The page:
Asking for a letter of recommendation.
Step 1: Groundwork
Before asking for a letter of recommendation, you must thoroughly examine all information on the award or program and determine what the reviewers are looking for. Some programs will explicitly provide a list of characteristics that they are seeking in candidates. More often, the applicant must carefully review all of the materials available (not just the application instructions, but also the entire website, biographical profiles of past recipients, public reports and interviews, and discussions with individuals on campus who have worked with the program in the past) to come up with a list of personal traits and experiences that the reviewers seem to find particularly worthwhile. You should expect to spend a significant amount of time at this stage to develop a thorough list of the themes you found in their requirements and preferences.
Step 2: Choice of Recommender
Once this list of themes is complete, it is time to make a list of possible recommenders. Your recommenders should be people who:
- know you professionally from either academic, work or relevant campus settings. It is important to note that in the case of graduate programs and prestigious awards, reviewers are rarely interested in character references from people like high school teachers, spiritual leaders, family friends, etc. You should only get this type character reference if the application instructions specifically require it. Instead, you should get references from people who have overseen your work in the classroom, in a professional work setting or in a relevant extra-curricular activity.
- know you well and have known you for a significant time period since you have been at college. You may ask, “How long is a significant time period?” One full term is the bare minimum. Two to three terms is acceptable but not ideal. Over a year is more compelling. First year students may be allowed to use contacts from high school, but beyond your first year at college, you should have only college and work related contacts.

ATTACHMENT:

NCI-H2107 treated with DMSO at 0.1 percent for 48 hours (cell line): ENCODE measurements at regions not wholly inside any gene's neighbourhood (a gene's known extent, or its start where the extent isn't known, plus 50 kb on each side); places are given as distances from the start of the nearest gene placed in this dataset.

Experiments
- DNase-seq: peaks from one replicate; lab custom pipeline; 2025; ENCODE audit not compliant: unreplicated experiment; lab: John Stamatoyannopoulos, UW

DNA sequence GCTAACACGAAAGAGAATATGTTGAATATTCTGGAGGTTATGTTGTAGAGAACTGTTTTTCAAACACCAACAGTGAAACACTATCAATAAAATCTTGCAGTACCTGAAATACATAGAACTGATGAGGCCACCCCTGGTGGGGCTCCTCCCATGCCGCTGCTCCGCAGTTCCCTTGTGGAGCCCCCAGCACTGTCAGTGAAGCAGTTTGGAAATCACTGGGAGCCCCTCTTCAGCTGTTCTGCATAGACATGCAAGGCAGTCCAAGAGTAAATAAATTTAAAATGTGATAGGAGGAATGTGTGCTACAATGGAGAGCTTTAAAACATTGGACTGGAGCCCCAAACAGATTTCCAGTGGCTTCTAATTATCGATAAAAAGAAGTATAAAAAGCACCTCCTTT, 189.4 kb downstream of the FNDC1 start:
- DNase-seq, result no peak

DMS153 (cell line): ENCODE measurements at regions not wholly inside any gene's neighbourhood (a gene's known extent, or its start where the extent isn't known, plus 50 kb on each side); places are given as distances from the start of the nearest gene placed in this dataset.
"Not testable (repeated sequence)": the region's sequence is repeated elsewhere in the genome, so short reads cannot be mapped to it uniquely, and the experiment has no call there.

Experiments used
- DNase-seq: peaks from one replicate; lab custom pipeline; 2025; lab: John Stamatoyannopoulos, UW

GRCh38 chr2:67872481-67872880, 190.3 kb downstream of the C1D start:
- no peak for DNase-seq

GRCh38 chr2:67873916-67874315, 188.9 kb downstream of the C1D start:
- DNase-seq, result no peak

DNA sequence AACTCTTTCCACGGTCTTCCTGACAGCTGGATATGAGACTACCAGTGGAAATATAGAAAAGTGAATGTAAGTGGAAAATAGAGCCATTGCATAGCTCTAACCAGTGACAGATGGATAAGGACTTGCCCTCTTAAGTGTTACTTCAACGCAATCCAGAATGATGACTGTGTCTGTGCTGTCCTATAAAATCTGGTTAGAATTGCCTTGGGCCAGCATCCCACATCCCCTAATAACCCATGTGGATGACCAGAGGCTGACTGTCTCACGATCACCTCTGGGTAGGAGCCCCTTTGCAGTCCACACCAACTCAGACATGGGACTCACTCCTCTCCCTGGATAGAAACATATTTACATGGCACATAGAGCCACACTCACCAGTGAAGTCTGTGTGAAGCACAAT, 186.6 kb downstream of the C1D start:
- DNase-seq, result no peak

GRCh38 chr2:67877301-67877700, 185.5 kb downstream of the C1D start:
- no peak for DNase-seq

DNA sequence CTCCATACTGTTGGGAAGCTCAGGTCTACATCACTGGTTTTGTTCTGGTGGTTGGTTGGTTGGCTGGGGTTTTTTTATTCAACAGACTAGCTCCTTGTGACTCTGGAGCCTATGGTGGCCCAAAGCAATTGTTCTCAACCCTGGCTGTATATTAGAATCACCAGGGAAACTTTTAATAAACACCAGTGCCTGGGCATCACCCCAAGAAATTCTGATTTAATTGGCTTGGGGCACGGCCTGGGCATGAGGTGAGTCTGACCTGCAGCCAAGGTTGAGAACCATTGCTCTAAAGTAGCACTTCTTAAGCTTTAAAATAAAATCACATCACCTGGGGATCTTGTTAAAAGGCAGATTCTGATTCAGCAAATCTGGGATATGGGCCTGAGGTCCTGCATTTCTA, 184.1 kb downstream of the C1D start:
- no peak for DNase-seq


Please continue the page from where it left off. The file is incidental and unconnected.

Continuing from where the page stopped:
- can understand how you demonstrate the relevant criteria. You will need to provide your letter writers with both a list of the criteria and some reminders of situations where they saw you demonstrate those criteria.
- are willing to write a strong letter of recommendation. Make sure you don’t just ask “Can you write a letter?” Your goal is to attain the strongest possible recommendations. So you need to ask each professional contact if he/she is willing to write a letter that highly recommends you for the opportunity.
- are able to produce a strong letter within the deadlines and other limits of the application process. Be upfront about what you need and when you need it. A letter that talks about you in situation X when the reviewers are looking for experience in Y will be useless to you. Deadlines for these applications are almost never negotiable. A good letter of recommendation usually takes 3-4 hours to write and this person may not have the time.
Looking at the list of themes you developed in Step 1, decide who among your contacts would best present your relevant characteristics to the reviewers. You will want to prioritize this list of potential recommenders so that if one contact declines to write a letter, you have another person to ask.